California plans to slash its medical-welfare program by one-third, trimming more than 25,000 beds for inmates and veterans from a program that has historically seen more convicts sent to death row than the number on California’s general population.
The state’s Department of Corrections and Rehabilitation has spent about $2 billion on the medical-welfare program since it began in 1969. Though the state reduced more than 26,000 beds, it plans to reduce more than 25,000 as part of a three-year plan to cut costs by $100 million, said Derek Benner, a corrections spokesman.
The news was described as “unfortunate” by James Cohen, chief executive of KIPP, a school that serves many prisoners and homeless people. “We wish that more inmates would have access to healthcare while incarcerated, but not all deserve it,” Cohen said.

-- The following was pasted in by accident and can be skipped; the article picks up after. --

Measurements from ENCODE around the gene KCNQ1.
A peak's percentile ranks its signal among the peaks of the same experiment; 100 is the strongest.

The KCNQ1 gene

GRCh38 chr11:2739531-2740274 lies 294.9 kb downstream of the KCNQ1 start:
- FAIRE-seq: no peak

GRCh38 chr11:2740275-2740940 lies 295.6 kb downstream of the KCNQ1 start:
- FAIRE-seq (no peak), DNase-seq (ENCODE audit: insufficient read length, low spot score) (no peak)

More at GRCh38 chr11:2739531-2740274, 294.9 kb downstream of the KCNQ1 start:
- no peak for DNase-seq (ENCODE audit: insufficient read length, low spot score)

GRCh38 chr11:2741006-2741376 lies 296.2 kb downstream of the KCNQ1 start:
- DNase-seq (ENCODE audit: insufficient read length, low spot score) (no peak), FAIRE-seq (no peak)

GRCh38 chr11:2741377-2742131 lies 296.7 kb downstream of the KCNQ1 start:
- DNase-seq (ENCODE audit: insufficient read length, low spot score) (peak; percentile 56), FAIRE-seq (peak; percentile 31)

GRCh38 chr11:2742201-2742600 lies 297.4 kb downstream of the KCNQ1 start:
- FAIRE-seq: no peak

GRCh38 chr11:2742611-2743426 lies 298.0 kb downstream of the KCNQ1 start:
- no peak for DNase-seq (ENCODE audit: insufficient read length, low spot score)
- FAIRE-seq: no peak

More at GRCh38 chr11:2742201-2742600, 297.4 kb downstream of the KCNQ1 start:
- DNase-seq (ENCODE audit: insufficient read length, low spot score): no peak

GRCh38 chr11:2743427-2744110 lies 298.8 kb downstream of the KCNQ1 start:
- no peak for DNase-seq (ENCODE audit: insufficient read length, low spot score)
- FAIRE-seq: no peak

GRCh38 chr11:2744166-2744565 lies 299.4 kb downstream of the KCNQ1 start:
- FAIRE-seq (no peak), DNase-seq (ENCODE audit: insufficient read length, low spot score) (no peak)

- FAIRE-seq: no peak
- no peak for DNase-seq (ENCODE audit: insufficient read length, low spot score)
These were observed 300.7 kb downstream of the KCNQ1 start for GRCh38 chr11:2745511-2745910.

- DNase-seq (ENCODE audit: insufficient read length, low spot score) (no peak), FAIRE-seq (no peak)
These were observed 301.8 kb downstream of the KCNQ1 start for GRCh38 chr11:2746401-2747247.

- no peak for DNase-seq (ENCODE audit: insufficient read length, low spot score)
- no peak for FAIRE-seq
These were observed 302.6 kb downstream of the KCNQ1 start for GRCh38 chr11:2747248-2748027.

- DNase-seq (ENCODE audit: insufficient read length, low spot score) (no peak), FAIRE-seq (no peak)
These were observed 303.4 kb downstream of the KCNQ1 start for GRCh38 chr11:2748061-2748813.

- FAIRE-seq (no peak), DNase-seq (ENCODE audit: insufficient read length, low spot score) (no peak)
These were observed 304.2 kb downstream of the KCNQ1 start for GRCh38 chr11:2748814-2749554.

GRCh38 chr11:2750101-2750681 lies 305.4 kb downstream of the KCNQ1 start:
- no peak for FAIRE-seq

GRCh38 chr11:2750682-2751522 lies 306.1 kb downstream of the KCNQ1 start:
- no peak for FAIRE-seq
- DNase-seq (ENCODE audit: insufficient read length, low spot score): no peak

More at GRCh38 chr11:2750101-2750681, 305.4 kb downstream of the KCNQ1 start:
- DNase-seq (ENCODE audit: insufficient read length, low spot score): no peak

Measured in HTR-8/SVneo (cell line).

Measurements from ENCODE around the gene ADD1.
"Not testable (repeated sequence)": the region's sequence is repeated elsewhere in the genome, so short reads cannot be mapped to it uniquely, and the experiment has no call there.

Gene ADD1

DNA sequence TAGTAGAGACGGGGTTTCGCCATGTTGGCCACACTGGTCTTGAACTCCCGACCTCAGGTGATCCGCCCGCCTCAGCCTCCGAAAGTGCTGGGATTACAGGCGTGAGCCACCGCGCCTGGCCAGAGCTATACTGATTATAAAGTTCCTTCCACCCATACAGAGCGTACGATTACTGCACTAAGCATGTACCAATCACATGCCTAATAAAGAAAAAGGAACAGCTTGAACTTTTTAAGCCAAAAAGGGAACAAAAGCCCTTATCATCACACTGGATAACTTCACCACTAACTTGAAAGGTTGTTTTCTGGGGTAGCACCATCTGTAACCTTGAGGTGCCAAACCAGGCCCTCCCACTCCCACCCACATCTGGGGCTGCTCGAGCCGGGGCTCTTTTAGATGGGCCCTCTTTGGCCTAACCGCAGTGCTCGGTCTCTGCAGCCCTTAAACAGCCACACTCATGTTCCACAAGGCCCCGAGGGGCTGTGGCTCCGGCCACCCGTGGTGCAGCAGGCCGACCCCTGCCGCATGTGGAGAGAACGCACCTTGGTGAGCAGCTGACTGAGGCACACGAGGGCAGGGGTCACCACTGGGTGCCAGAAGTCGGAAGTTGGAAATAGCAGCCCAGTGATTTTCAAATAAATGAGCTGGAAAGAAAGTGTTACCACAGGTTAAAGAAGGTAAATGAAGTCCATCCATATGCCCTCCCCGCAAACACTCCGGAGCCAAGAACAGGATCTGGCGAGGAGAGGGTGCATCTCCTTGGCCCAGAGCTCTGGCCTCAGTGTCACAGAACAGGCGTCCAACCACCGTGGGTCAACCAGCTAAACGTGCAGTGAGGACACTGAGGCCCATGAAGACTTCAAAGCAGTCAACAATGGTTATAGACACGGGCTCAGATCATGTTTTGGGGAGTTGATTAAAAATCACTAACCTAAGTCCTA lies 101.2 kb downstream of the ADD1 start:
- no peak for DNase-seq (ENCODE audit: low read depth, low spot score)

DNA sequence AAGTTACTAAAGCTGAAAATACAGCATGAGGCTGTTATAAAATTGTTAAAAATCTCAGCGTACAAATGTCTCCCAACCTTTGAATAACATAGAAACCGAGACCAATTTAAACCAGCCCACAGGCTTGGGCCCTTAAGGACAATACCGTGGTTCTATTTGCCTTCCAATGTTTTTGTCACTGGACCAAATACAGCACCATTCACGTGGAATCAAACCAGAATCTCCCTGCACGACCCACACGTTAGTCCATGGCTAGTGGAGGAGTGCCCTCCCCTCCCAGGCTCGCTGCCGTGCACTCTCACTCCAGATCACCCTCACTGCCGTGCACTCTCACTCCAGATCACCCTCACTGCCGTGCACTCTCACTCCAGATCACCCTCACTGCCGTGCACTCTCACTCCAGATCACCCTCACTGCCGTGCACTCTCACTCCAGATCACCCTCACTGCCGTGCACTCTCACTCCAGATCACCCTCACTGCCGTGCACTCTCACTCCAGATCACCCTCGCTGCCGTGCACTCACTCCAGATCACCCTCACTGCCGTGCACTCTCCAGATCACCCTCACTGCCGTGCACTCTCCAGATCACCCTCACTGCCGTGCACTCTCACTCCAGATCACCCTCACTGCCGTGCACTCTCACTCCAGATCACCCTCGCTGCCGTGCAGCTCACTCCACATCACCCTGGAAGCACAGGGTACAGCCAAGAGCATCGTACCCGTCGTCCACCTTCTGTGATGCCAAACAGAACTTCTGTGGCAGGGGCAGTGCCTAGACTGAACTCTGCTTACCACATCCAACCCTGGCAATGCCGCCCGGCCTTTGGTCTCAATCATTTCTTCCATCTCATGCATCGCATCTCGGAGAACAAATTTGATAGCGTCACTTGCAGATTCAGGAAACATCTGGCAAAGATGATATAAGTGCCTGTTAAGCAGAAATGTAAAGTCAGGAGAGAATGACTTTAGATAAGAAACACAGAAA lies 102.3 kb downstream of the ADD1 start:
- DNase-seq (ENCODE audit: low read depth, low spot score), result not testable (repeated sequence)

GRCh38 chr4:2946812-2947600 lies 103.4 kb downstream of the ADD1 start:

The cuts will affect both inmates who are serving time and those who have been recently released, but are restricted to inmates who are on ventilators or have come close to dying.
Many of the state’s medical facilities are located in areas where people don’t ordinarily have access to health care — such as the streets outside San Quentin State Prison or the medical facilities at Coalinga State Prison, the corrections department said.
The cuts to the medical program will take effect in mid-November.
Correction: A previous version of this story incorrectly stated that five legislators in California sponsored a bill, while five legislators actually sponsored one bill to reduce medical aid for prisoners.